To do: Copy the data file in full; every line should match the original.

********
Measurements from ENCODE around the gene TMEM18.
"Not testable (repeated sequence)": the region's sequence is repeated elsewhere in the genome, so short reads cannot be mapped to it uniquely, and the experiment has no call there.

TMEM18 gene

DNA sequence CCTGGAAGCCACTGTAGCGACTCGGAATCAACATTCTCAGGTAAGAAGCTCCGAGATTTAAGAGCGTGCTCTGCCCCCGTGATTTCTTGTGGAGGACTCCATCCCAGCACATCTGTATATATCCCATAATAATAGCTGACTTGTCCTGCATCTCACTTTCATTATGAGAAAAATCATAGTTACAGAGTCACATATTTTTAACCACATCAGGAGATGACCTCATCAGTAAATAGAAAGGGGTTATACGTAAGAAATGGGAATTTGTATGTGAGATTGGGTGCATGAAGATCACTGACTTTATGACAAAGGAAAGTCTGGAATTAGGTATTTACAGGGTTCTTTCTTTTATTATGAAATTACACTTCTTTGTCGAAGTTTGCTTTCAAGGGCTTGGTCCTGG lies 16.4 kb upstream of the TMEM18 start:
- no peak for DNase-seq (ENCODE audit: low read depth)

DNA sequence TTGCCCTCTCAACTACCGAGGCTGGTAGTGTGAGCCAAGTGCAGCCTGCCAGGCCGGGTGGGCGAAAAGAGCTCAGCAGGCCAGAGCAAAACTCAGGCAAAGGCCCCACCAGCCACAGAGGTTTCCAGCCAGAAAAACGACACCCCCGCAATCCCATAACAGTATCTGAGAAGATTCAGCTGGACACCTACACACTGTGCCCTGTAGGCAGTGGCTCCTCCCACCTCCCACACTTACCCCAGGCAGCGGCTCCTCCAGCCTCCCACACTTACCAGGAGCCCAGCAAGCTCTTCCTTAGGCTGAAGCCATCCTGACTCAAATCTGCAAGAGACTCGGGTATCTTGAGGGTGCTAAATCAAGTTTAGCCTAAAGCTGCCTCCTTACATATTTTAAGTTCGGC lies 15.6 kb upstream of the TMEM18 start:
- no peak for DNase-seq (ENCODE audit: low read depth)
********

Measurements from ENCODE around the gene TMEM18.
"Not testable (repeated sequence)": the region's sequence is repeated elsewhere in the genome, so short reads cannot be mapped to it uniquely, and the experiment has no call there.

TMEM18 gene

DNA sequence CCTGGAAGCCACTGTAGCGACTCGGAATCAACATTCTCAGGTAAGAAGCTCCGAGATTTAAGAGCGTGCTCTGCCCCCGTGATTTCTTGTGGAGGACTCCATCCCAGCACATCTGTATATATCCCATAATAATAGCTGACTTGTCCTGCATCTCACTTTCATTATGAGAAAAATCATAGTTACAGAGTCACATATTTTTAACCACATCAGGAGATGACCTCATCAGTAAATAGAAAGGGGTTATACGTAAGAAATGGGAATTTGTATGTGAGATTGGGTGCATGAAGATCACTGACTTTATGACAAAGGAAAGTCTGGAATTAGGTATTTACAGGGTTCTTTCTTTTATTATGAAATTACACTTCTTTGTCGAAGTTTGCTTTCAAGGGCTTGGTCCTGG lies 16.4 kb upstream of the TMEM18 start:
- no peak for DNase-seq (ENCODE audit: low read depth)

DNA sequence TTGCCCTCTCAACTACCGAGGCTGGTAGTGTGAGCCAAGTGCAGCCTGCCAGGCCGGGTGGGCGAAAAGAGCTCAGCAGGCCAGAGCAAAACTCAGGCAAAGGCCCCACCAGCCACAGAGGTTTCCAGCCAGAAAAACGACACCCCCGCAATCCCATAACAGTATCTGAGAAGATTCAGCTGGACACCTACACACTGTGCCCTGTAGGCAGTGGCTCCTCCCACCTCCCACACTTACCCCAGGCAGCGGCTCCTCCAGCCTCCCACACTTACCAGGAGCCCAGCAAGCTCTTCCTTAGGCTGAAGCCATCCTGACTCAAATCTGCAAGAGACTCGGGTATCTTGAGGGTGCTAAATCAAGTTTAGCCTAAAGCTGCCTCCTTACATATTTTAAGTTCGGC lies 15.6 kb upstream of the TMEM18 start:
- no peak for DNase-seq (ENCODE audit: low read depth)